As far as what I'll be playing, I'm limited to thirty minutes of actual music. Already it's proving next to impossible to trim away things. The four Characteristic Pieces will most likely make the cut, as will the first Capriccio. Pedagogically, the Fairy Tale suite is pretty invaluable as well, so we'll see.

Offline j_menz

  • PS Silver Member
  • Sr. Member
  • ***
  • Posts: 10150
Re: Why teach obscure music?
«Reply #3 on: October 01, 2013, 03:41:41 AM »
I think his restriction was designed more to encourage compelling thought, and to preempt those teachers and performers who would roll their eyes at an unknown composer and go on teaching those pieces they themselves learned twenty years ago. The "it gets old" position doesn't really answer, say, "Why Bridge?" Instead, it answers, "Why not Brahms?"


Many people had many things to say in music. If they have something you believe is interesting, that is reason enough to play it, and to bring it to the attention of others.

And, frankly, unless you have something new and interesting to reveal about Brahms, say, (possible, but unlikely), why perform it?

I've sat through waaaaay to many performances that have nothing more to say than "this is how everyone plays this", or worse "look at me and how clever I am that I can play massacre this". If Bridge gives you something to say, say it - it will be a whole different level up, and will actually be worth listening to..
"What the world needs is more geniuses with humility. There are so few of us left" -- Oscar Levant

Offline gvans

  • PS Silver Member
  • Sr. Member
  • ***
  • Posts: 403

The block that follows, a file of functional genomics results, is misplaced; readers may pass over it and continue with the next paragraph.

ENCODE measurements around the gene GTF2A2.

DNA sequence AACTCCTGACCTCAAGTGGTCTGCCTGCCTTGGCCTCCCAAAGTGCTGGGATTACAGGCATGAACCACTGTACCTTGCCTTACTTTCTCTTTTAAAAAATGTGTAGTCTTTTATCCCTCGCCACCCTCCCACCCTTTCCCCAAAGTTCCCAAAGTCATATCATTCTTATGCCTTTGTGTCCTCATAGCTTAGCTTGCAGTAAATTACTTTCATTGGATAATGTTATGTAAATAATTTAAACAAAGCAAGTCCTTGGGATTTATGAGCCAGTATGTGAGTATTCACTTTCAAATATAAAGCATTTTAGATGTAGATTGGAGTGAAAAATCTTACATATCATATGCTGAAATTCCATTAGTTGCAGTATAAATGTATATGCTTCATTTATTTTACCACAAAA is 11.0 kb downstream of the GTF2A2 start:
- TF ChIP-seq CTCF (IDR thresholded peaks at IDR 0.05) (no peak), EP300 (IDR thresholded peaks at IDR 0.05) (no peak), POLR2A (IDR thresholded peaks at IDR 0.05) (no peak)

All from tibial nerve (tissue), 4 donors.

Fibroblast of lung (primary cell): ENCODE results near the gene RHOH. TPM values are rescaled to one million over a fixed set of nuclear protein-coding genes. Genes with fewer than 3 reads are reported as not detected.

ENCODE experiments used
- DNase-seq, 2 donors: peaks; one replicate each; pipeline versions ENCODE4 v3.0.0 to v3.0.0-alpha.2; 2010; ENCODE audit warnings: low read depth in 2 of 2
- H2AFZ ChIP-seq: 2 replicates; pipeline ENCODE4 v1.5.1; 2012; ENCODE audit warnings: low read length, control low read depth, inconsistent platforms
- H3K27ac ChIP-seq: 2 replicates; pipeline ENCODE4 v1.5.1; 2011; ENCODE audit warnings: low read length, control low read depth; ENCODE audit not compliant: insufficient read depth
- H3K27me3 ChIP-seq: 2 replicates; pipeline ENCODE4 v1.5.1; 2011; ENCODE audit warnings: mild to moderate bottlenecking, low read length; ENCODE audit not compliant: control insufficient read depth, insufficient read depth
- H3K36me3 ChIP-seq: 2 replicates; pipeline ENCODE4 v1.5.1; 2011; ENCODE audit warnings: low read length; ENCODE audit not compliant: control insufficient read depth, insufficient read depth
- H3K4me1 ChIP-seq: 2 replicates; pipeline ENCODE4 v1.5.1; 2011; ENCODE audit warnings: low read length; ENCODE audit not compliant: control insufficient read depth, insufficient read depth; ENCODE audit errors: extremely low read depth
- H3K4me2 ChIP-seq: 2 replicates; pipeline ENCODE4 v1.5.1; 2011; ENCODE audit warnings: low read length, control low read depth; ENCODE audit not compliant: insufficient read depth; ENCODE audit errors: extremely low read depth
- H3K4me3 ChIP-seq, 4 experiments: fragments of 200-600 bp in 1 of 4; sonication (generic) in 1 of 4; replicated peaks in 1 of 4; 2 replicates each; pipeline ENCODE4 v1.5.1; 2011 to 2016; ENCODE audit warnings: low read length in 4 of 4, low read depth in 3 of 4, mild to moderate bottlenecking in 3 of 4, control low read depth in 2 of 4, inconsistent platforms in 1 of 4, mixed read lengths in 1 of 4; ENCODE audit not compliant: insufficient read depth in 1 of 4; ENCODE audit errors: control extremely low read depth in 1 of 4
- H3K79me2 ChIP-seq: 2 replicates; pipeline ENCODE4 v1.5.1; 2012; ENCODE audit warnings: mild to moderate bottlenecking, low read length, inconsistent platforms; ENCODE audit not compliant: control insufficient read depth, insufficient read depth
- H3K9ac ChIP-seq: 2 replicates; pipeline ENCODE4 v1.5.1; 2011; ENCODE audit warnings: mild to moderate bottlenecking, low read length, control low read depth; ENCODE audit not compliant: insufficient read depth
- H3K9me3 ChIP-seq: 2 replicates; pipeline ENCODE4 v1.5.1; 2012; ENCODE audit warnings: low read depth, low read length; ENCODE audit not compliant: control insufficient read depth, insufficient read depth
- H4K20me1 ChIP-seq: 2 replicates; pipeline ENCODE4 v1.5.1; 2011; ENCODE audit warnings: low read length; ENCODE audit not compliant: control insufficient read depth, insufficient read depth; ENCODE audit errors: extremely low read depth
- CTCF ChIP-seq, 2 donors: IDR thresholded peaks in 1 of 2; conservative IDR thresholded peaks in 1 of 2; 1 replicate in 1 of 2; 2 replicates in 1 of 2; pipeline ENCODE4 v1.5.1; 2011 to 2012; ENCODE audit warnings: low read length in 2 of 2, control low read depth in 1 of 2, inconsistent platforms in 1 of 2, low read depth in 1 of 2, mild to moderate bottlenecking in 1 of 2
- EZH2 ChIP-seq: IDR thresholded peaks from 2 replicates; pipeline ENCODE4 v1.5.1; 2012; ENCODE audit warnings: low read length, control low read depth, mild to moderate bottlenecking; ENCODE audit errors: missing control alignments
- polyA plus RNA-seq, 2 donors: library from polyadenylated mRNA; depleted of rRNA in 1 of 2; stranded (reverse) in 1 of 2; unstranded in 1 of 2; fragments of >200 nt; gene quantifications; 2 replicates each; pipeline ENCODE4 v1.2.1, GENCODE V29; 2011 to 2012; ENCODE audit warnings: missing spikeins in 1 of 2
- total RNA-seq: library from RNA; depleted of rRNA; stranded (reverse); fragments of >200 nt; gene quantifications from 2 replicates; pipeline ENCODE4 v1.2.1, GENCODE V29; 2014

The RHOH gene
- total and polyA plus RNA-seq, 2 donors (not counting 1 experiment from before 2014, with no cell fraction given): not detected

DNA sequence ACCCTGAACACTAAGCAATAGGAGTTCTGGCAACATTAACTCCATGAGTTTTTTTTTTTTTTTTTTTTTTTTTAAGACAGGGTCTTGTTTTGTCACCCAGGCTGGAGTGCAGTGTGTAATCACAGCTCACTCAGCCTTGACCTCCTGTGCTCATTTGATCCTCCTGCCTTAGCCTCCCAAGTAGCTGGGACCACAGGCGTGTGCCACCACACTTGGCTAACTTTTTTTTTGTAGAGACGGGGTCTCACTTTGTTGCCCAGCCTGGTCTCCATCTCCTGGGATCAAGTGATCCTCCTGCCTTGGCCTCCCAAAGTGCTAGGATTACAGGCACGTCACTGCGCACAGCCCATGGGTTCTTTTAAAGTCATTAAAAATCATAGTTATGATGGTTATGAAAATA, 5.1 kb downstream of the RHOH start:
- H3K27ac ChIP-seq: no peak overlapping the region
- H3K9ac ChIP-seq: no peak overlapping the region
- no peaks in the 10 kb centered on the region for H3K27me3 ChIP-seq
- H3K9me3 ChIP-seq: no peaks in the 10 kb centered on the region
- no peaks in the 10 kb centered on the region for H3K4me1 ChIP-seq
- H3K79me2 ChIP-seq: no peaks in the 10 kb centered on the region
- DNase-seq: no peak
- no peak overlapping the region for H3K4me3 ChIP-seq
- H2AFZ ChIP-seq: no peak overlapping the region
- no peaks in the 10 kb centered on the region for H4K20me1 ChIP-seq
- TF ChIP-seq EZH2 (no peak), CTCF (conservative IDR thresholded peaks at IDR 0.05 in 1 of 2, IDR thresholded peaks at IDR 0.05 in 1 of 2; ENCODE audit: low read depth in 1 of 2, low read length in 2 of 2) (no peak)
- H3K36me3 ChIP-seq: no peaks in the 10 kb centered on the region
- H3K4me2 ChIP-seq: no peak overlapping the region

Re: Why teach obscure music?
«Reply #4 on: November 15, 2013, 08:53:07 PM »
Frank Bridge also wrote some fine chamber music for piano trio and piano quartet. Great stuff, and highly recommended.

Offline polishookm

  • PS Silver Member
  • Jr. Member
  • ***
  • Posts: 60
Re: Why teach obscure music?
«Reply #5 on: November 20, 2013, 09:39:06 AM »
There are a lot of excellent reasons to play music by Frank Bridge.

First is for those who think it sounds like someone else's music it's good as a reality check. The point of the reality check is to show there is and was more diversity in the musical world than typically thought.

Second is the idea that there are great composers and nothing else is worth hearing is, well, it's preposterous. Hearing "less than great" composers - and I'm not saying FB is less than great - is a good way to understand what makes the special composers really "special." Because if there is a difference then it should be audible.

Third is there's a common tendency to believe great music comes from certain cultures. FB from Switzerland suggests there's something odd about that argument.

Fourth, a fabulous performance of music by a less-well known composer is often enough to convince an audience that that composer should be much more well known.